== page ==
Jackson activists fight INEEL calciner

Monday, April 17, 2000

JACKSON, Wyo. (AP) - The group Keep Yellowstone Nuclear Free has resumed its battle against the Idaho National Engineering and Environmental Laboratory, this time focusing on an existing radioactive waste treatment facility.

The group plans to ride the momentum of its victory in stopping a planned nuclear waste incinerator at INEEL to show that a calciner at the site has resulted in a trail of illnesses downwind, vice president Mary Mitchell said.

"The calciner is the thing we need to be very worried about," she said. "It is extremely worrisome to me that we have a level of sickness and different types of illnesses here that are above the norm."

Keep Yellowstone Nuclear Free and the Environmental Defense Fund are collecting data on health problems around the nearly Rhode Island-sized INEEL west of Idaho Falls, Idaho.

Environmental Defense Fund activists are meanwhile writing a notice of violations they plan to present to the U.S. Department of Energy, which oversees nuclear research at INEEL.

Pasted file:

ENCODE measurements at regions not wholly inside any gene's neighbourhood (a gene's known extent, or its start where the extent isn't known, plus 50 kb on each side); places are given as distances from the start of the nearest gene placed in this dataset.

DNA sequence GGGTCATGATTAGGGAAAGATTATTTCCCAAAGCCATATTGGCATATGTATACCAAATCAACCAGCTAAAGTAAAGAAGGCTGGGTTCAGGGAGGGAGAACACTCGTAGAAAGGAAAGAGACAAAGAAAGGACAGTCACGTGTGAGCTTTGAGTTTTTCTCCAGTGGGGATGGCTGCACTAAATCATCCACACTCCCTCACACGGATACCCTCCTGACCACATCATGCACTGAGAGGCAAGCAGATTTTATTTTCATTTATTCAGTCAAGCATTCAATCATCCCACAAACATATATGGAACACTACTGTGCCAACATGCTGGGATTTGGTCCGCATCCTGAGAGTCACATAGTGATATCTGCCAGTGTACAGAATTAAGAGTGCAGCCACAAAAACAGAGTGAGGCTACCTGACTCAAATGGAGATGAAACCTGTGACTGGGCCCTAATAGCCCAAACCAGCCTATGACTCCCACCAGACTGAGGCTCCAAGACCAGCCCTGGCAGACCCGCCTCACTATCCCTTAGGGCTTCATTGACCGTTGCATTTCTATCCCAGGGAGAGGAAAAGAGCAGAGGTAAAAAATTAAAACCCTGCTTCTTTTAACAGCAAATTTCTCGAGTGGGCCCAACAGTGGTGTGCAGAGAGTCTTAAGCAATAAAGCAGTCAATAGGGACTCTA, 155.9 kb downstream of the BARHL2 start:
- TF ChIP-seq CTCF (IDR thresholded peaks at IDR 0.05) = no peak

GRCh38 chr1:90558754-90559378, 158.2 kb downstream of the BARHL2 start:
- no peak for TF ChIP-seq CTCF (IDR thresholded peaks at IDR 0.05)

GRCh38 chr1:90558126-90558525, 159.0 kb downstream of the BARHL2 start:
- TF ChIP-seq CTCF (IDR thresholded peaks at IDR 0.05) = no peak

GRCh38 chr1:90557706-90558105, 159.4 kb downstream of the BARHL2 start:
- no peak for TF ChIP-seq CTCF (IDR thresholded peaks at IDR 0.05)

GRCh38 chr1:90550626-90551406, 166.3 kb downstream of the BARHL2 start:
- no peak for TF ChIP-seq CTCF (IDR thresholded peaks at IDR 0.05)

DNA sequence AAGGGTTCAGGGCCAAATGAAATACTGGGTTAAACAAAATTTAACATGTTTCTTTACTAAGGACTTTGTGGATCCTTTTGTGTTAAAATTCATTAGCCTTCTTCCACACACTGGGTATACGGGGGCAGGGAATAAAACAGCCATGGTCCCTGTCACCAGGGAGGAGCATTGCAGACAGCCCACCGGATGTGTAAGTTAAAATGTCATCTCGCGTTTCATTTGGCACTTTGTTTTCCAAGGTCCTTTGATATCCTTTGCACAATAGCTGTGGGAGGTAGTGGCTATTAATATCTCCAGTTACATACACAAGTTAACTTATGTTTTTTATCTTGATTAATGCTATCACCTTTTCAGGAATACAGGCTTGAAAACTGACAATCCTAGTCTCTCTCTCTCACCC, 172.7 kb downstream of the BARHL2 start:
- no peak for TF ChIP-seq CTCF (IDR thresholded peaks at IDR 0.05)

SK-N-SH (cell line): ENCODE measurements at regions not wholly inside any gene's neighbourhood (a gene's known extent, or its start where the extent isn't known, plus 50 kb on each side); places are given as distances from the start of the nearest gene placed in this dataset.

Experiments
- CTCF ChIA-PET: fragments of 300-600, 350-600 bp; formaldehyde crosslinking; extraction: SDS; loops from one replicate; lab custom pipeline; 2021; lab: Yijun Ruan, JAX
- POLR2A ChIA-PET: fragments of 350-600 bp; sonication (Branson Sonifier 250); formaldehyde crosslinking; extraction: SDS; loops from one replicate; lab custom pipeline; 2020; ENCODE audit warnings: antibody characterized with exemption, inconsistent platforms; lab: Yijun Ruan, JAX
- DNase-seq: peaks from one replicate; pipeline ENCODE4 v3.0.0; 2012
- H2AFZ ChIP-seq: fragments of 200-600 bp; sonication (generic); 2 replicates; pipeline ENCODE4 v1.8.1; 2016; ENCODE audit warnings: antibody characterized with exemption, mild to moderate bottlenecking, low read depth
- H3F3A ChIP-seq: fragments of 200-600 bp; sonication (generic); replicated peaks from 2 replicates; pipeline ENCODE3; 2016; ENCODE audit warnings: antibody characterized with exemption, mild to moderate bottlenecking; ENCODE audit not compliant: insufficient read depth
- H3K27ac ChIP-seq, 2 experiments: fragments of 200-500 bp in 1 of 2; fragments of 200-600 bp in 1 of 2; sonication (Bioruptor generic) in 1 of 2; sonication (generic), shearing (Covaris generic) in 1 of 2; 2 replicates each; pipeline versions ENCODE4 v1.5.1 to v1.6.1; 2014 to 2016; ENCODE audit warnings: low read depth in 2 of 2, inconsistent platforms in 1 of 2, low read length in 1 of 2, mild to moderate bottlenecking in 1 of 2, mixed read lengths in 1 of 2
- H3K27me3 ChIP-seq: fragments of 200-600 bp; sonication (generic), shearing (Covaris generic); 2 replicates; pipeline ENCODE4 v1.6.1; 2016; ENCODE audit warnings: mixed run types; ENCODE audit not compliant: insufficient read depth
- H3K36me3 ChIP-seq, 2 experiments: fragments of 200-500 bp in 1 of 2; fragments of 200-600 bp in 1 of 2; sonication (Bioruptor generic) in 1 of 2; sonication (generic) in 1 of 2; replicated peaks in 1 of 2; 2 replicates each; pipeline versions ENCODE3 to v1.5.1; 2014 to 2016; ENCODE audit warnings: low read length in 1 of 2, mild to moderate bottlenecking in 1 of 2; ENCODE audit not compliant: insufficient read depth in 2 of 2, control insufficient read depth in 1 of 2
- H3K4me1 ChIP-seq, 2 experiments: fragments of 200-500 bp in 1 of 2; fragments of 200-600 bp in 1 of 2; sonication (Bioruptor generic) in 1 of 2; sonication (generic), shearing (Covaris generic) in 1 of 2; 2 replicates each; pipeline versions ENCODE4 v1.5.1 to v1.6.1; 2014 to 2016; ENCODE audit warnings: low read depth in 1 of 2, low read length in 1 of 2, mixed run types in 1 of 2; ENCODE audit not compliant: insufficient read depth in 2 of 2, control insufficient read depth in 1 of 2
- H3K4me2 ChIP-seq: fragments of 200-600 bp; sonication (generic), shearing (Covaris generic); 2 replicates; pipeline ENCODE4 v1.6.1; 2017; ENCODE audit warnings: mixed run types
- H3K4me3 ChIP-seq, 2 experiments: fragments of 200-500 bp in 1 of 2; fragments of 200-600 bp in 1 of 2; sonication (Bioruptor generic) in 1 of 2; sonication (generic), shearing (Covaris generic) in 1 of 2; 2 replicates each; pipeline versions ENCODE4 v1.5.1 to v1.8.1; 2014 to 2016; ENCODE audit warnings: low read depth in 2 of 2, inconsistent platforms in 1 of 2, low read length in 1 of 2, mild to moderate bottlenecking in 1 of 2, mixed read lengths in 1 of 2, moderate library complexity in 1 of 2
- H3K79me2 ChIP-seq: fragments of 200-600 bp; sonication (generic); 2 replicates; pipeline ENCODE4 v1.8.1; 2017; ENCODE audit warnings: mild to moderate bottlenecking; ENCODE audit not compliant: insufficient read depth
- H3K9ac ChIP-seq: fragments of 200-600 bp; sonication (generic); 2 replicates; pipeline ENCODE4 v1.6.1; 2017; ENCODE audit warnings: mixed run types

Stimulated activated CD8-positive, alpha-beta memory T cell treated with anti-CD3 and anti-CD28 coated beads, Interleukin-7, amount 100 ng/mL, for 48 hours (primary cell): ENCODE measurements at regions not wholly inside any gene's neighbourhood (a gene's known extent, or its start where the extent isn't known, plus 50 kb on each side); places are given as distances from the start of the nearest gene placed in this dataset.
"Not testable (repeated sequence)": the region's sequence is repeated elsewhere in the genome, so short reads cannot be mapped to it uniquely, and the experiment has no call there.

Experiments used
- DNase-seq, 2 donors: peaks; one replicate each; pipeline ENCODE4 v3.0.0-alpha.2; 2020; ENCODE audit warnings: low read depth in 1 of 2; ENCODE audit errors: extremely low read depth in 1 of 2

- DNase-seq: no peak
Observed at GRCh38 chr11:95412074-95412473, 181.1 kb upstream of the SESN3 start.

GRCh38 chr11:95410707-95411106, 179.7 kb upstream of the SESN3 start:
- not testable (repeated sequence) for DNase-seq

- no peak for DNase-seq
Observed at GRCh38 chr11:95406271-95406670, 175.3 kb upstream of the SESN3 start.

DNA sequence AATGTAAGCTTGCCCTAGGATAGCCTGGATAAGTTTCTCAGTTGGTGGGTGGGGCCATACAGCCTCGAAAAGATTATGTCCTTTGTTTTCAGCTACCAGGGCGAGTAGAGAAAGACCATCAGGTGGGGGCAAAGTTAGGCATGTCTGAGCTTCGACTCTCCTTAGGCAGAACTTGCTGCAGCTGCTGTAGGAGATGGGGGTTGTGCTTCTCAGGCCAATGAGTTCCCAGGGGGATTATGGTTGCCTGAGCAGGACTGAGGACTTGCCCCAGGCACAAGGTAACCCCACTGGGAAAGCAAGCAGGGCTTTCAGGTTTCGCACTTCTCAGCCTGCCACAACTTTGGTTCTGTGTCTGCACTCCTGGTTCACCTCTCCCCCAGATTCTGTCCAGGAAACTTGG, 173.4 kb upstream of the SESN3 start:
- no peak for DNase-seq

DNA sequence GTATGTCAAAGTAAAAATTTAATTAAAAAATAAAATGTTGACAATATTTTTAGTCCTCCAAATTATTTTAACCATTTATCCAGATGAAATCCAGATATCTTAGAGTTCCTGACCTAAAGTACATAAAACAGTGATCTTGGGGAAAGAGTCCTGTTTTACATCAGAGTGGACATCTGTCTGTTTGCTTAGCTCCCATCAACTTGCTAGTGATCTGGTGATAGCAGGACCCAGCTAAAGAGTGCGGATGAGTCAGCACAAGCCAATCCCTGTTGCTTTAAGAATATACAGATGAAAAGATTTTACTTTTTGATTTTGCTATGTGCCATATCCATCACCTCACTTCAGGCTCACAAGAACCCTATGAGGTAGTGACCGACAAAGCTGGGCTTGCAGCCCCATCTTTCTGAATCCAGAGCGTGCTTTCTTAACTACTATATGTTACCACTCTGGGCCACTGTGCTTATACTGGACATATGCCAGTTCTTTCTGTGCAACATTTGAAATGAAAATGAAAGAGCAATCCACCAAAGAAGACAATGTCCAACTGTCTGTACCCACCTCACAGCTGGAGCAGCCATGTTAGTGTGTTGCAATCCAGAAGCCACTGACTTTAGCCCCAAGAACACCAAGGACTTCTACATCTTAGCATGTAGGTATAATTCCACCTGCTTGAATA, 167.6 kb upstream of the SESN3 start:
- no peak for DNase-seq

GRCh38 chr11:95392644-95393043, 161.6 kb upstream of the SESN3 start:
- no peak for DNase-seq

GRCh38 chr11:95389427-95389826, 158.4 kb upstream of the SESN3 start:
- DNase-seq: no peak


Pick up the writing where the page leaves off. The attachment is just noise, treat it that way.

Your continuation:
The 90-day notice could set the foundation for a lawsuit to force the agency to shut down the calciner, environmentalist Chuck Broscious said.

"We are being very thorough, very complete in this," he said.

The calciner heats high-level radioactive liquid waste and turns it into a dry powder that can be stored more safely. The calciner is one of the main sources of pollution at INEEL, he said.

"The stuff that is going into the calciner is the worst of the worst," he said. "The calciner has burned over 1.4 million gallons of high-level waste in its lifetime.

"The fact that it has been running all these years is bad enough, but what is really tragic is that for all the 18 years it should have been permitted and monitored by the state and EPA. To this day it has not been permitted."

John Walsh, Idaho spokesman for the Department of Energy, said years of monitoring have not revealed offsite contamination, and independent scientists have confirmed those findings.

The agency maintains that the calciner, built in 1962 and upgraded in 1982, does not need state or federal permits because it predates environmental regulations.

On March 25, for about 25 minutes, the calciner put out nitrogen oxides at a rate of 482 pounds per hour, compared to the 472-pound limit that would apply if the facility fell under regulations.

Walsh said officials do not know why the limit was exceeded, but the incident did not present a health risk.

"We were 10 pounds over a conservative number," he said. "The plant is now operating at 600 degrees and emissions are within the permitted levels."

The Department of Energy is accepting public comments on a plan to dispose of 1.4 million gallons of high-level radioactive waste at INEEL. One option includes upgrading the calciner in accordance with the 1995 Clean Air Act.